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Do You Know Who Else Invests In Patel Engineering Limited (NSE:PATELENG)?

Michael Canly

Every investor in Patel Engineering Limited (NSE:PATELENG) should be aware of the most powerful shareholder groups. Large companies usually have institutions as shareholders, and we usually see insiders owning shares in smaller companies. Companies that used to be publicly owned tend to have lower insider ownership.

With a market capitalization of ₹6.33b, Patel Engineering is a small cap stock, so it might not be well known by many institutional investors. Taking a look at the our data on the ownership groups (below), it’s seems that institutions are noticeable on the share registry. Let’s delve deeper into each type of owner, to discover more about PATELENG.

See our latest analysis for Patel Engineering

NSEI:PATELENG Ownership Summary September 24th 18

What Does The Institutional Ownership Tell Us About Patel Engineering?

Institutions typically measure themselves against a benchmark when reporting to their own investors, so they often become more enthusiastic about a stock once it’s included in a major index. We would expect most companies to have some institutions on the register, especially if they are growing.

As you can see, institutional investors own 52.1% of Patel Engineering. This can indicate that the company has a certain degree of credibility in the investment community. However, it is best to be wary of relying on the supposed validation that comes with institutional investors. They too, get it wrong sometimes. It is not uncommon to see a big share price drop if two large institutional investors try to sell out of a stock at the same time. So it is worth checking the past earnings trajectory of Patel Engineering, (below). Of course, keep in mind that there are other factors to consider, too.

NSEI:PATELENG Income Statement Export September 24th 18

Since institutional investors own more than half the issued stock, the board will likely have to pay attention to their preferences. Hedge funds don’t have many shares in Patel Engineering. As far I can tell there isn’t analyst coverage of the company, so it is probably flying under the radar.

Insider Ownership Of Patel Engineering

The definition of an insider can differ slightly between different countries, but members of the board of directors always count. The company management answer to the board; and the latter should represent the interests of shareholders. Notably, sometimes top-level managers are on the board, themselves.

Insider ownership is positive when it signals leadership are thinking like the true owners of the company. However, high insider ownership can also give immense power to a small group within the company. This can be negative in some circumstances.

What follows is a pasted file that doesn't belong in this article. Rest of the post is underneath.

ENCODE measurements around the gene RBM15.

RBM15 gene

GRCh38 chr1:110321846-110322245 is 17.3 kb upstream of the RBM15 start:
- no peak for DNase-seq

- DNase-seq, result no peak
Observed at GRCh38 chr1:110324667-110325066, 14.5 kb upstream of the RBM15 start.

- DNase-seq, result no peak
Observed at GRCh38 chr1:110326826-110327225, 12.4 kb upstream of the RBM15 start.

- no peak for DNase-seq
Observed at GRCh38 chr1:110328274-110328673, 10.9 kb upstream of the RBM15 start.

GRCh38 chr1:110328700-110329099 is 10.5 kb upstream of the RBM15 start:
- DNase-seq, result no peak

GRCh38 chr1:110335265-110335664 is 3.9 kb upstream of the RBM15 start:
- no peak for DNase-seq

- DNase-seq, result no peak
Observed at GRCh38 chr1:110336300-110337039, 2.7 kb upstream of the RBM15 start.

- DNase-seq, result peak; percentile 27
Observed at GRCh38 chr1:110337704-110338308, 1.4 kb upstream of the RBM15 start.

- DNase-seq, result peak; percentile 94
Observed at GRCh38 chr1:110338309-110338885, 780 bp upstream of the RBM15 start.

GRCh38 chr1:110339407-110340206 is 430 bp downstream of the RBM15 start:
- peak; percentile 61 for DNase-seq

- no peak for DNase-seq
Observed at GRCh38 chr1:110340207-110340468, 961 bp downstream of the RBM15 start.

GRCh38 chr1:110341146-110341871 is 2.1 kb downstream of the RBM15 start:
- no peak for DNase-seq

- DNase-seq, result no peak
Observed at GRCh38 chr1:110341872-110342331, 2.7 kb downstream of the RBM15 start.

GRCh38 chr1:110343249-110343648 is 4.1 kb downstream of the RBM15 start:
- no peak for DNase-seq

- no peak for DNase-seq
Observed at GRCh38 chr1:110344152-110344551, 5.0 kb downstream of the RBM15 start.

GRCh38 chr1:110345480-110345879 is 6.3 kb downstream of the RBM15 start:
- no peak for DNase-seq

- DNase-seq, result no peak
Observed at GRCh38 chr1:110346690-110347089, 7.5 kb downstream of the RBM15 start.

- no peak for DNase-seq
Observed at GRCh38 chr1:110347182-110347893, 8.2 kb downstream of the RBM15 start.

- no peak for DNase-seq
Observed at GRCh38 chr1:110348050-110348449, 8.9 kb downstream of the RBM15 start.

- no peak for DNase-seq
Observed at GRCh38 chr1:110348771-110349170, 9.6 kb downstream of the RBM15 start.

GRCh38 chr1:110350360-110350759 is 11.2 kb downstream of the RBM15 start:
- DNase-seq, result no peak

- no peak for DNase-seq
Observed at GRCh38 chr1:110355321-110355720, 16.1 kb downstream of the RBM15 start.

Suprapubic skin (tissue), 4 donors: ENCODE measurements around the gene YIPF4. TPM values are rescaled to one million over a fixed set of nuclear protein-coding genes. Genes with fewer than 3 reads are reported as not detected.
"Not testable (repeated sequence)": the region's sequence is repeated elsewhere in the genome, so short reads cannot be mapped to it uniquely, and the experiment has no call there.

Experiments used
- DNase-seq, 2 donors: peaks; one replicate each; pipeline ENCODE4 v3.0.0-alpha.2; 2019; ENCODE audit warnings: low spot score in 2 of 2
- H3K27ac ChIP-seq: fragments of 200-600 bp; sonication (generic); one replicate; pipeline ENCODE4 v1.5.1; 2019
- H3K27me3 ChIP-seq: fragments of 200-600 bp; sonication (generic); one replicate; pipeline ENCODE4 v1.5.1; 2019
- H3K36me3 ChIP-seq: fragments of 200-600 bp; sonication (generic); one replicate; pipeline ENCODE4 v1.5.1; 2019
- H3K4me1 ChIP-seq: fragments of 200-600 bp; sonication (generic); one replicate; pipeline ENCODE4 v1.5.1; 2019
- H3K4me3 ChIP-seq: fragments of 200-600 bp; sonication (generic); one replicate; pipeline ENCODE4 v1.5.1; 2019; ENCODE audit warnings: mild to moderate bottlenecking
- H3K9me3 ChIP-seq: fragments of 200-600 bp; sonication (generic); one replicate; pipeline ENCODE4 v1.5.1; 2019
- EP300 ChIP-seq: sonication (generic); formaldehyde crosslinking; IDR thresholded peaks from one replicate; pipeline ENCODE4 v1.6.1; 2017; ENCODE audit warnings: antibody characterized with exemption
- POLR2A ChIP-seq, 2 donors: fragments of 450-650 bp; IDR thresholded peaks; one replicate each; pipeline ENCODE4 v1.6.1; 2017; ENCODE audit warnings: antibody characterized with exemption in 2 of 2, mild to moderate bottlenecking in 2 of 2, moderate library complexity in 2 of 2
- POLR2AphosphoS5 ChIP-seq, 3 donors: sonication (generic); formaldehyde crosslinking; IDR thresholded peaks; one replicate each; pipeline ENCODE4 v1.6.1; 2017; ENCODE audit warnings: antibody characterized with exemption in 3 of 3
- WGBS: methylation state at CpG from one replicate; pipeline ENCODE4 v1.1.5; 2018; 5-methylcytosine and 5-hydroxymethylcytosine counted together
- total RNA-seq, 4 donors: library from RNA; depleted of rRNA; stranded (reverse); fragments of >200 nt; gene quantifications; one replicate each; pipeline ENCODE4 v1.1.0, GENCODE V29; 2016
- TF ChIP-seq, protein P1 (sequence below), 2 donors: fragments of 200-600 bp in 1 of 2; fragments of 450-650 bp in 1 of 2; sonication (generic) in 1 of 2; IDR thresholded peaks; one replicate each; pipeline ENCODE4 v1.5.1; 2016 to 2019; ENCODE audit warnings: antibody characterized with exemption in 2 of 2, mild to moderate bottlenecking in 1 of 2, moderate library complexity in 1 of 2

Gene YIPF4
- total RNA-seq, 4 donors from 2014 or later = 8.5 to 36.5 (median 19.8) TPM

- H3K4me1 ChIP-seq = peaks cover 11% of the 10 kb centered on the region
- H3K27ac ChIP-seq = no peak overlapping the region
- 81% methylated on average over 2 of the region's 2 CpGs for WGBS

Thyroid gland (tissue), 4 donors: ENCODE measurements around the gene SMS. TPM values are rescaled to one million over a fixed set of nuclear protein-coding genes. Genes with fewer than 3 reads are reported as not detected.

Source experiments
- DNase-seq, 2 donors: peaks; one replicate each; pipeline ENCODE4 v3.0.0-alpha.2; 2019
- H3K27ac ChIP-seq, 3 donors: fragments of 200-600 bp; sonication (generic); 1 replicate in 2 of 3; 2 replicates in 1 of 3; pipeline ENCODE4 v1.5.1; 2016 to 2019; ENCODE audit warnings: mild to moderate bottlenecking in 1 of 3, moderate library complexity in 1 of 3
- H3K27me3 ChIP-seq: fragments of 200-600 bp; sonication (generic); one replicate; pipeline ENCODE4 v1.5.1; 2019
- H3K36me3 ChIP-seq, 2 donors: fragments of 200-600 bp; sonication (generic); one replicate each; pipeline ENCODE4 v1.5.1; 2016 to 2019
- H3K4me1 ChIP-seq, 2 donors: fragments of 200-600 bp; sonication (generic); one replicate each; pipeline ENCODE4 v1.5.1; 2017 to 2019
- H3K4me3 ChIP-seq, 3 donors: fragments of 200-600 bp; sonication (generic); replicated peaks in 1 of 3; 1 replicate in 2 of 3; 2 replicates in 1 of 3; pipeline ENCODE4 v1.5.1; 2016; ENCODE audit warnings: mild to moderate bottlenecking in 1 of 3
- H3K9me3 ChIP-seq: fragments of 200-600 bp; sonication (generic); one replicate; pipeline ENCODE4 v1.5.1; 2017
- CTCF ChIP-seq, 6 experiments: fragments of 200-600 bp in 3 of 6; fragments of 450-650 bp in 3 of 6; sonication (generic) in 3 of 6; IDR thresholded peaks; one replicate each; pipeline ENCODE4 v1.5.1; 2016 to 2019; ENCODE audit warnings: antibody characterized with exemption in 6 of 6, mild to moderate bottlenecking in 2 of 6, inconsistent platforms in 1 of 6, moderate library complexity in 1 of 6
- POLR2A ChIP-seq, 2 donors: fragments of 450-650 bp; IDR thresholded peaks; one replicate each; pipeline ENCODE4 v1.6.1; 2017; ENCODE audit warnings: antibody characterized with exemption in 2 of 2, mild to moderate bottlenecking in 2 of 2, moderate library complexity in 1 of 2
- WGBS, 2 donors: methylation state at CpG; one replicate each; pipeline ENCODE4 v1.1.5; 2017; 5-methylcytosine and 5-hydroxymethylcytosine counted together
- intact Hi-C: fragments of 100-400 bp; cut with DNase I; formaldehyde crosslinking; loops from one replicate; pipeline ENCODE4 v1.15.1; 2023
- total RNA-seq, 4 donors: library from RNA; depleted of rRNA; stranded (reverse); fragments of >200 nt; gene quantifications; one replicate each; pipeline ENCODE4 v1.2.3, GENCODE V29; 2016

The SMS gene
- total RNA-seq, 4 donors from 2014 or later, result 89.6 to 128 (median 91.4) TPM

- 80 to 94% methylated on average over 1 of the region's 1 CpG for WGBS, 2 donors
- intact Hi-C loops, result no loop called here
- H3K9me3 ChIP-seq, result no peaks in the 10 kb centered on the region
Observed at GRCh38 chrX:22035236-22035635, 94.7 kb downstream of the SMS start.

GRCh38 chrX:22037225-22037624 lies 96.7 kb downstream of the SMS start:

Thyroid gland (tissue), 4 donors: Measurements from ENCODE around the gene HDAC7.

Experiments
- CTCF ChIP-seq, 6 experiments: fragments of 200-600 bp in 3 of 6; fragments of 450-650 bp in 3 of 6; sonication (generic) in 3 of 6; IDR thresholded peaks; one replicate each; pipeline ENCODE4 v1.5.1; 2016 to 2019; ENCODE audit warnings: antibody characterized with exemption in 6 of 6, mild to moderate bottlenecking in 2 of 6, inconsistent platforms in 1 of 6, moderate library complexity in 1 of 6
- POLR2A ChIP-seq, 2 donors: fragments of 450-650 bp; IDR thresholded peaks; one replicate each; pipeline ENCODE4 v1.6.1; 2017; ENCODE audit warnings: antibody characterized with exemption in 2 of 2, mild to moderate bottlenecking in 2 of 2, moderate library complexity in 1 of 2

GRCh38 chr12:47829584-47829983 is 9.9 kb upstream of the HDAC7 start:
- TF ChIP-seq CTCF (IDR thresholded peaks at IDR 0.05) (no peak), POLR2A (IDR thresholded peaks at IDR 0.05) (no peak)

I can report that insiders do own shares in Patel Engineering Limited. As individuals, the insiders collectively own ₹210.4m worth of the ₹6.33b company. Some would say this shows alignment of interests between shareholders and the board, though I generally prefer to see bigger insider holdings. But it might be worth checking if those insiders have been selling.

General Public Ownership

The general public holds a 21.9% stake in PATELENG. While this group can’t necessarily call the shots, it can certainly have a real influence on how the company is run.

Private Company Ownership

Our data indicates that Private Companies hold 18.8%, of the company’s shares. Private companies may be related parties. Sometimes insiders have an interest in a public company through a holding in a private company, rather than in their own capacity as an individual. While it’s hard to draw any broad stroke conclusions, it is worth noting as an area for further research.

Next Steps:

While it is well worth considering the different groups that own a company, there are other factors that are even more important.

I like to dive deeper into how a company has performed in the past. You can find historic revenue and earnings in this detailed graph.

If you would prefer check out another company — one with potentially superior financials — then do not miss this free free list of interesting companies, backed by strong financial data.

NB: Figures in this article are calculated using data from the last twelve months, which refer to the 12-month period ending on the last date of the month the financial statement is dated. This may not be consistent with full year annual report figures.

To help readers see past the short term volatility of the financial market, we aim to bring you a long-term focused research analysis purely driven by fundamental data. Note that our analysis does not factor in the latest price-sensitive company announcements.

The author is an independent contributor and at the time of publication had no position in the stocks mentioned. For errors that warrant correction please contact the editor at editorial-team@simplywallst.com.